Several days later, Bu Pinah gave birth to a son. Pak Piun named his new-born child Pitung and called him Si Pitung. Like other Betawi kids in general, Pitung was raised in his own family. He learned manners, recited Quran, helped his father at the farm, picked coconuts, and collected grass for their goats. Oftentimes, he voluntarily lent a hand to his neighbors.

Pitung observed God’s commands, prayed, and fasted and always talked politely. He had great respect for his parents, too.

As he grew up, Pitung learned religion, silat, and other martial arts from Haji Naipin, an esteemed ulama from Kampong Rawabelong. The boy showed he was an assiduous and loyal student, making him dear to his master. To him, Haji Naipin passed on all of his skills with a hope that Pitung would be a useful man for others in the future. Haji Naipin even taught him the pancasona ability that would make him invulnerable to any weapon. Haji Naipin said to Pitung, “This ability is for you to fight for the powerless against injustice. Don’t use your power to do bad things to others!”

It was an honor for Pitung to be Haji Naipin’s dearest pupil, yet he stayed humble. Pitung treated others kindly all the time. But he was, anyhow, a young man with a flaming passion. He had a relationship with Aisyah, a pretty girl in the neighborhood, and promised her a marriage once they both came of age.

One day, Pitung saw with his own eyes the heartlessness of Babah Liem’s hatchet men. They came to a man’s house to plunder his chicken, goats, coconuts, and some crops from his rice barn. The young man was irritated. He wanted to teach them a lesson. But his mother held him back.

“Don’t you do that, Tung! They have control over this place. Be patient, they will get a punishment themselves.”

Obeying his mother, Pitung stood poised. On the other day, though, when he was stopping by a neighboring kampong, again he saw Babah Liem’s men taking things from a man’s house by force.

Pitung ran out of patience and came over to them.

“Losers!” shouted Pitung. “Why taking things from this powerless man? Here, you have a real opponent to fight!”

One of the men turned his face to Pitung and smiled with disdain. Apparently he was the chief.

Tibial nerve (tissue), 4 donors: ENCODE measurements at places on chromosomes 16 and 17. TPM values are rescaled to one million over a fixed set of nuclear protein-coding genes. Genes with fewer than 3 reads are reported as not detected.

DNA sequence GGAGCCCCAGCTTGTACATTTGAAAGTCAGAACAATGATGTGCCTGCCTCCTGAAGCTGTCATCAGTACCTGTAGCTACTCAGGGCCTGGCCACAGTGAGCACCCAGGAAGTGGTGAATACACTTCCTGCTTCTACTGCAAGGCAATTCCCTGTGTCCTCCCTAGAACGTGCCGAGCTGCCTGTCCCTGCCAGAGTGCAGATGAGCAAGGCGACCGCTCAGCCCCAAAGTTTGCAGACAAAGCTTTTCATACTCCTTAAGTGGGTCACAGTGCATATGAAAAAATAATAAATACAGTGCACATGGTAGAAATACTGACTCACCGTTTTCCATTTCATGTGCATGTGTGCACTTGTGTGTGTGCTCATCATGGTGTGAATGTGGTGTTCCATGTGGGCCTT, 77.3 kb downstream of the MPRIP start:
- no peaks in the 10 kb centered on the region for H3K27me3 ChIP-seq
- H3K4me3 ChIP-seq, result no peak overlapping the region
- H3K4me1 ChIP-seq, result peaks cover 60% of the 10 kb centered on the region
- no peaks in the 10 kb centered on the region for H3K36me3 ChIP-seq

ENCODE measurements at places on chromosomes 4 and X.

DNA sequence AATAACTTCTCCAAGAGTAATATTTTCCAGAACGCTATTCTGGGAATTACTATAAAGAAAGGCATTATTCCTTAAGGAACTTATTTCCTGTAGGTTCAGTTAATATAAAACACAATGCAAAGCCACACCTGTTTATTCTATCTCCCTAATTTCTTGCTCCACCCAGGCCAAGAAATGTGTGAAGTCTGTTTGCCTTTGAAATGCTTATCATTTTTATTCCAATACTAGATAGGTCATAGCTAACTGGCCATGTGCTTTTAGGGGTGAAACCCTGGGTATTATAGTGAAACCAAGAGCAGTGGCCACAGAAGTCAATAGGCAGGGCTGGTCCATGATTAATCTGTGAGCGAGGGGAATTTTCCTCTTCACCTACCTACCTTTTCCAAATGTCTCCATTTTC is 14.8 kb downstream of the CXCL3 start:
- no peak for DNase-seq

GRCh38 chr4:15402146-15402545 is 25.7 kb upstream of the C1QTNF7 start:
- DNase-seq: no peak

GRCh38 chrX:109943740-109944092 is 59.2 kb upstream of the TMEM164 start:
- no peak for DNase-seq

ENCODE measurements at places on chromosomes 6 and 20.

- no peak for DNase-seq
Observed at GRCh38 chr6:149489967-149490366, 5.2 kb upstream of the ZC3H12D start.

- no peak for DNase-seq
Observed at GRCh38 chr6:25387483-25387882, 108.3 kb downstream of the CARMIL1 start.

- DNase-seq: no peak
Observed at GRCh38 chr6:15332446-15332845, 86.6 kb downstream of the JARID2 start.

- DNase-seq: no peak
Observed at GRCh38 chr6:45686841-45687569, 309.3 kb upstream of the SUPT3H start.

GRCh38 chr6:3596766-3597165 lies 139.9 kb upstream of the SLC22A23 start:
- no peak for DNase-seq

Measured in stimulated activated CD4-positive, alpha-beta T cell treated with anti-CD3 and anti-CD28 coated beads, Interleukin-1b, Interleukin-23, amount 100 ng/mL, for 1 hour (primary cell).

“Boy, I am pretty sure you don’t know us.”

“Sthuuew!” Pitung spat onto the ground in anger. “Six big men harassing one guy? I don’t need to ask anyone to know you are losers.”

The chief became furious. He attacked Pitung rampantly, thinking that the young man would be easy to knock down. Surprisingly, Pitung managed to seize his arm and slam him hardly. With the man passed out, the others hurried to surround Pitung. Very quickly, Pitung attacked them first. One by one, he hit them in the face, making them faint or moan in pain. Those who were conscious rushed to carry their fellows away. They ran off.

“Be ready, young man! We’ll report this to our boss,” they said.

Several days afterwards, Pitung was widely talked in Kebayoran. But he did not feel proud of it. In fact, he tried to avoid answering questions about the fight.

One day, Pak Piun asked his son to sell two goats to Tanah Abang Market. Pitung took the animals to the market right away. Without him realizing, two scary men were following him. Pitung sold the goats quickly and put the money in his pocket. On his way home, he stopped by a small mosque. It was a hot day indeed. Pitung wanted to take a rest for a while. He took off his clothes and got in a nearby river. The stalkers moved closer quietly and took the money from Pitung’s clothes.

Pitung did not realize that until he got home. Angrily, he walked back to Tanah Abang Market to find the thieves. When he did, they were hanging around with some people in a tavern at the time.

Pitung came to them and said, “Give me back my money.”

The people were surprised, then burst into laughter.

One of them said, “You can take your money for sure. But you have to be one of us.”

“I cannot think of myself becoming a filthy thief,” said Pitung rudely.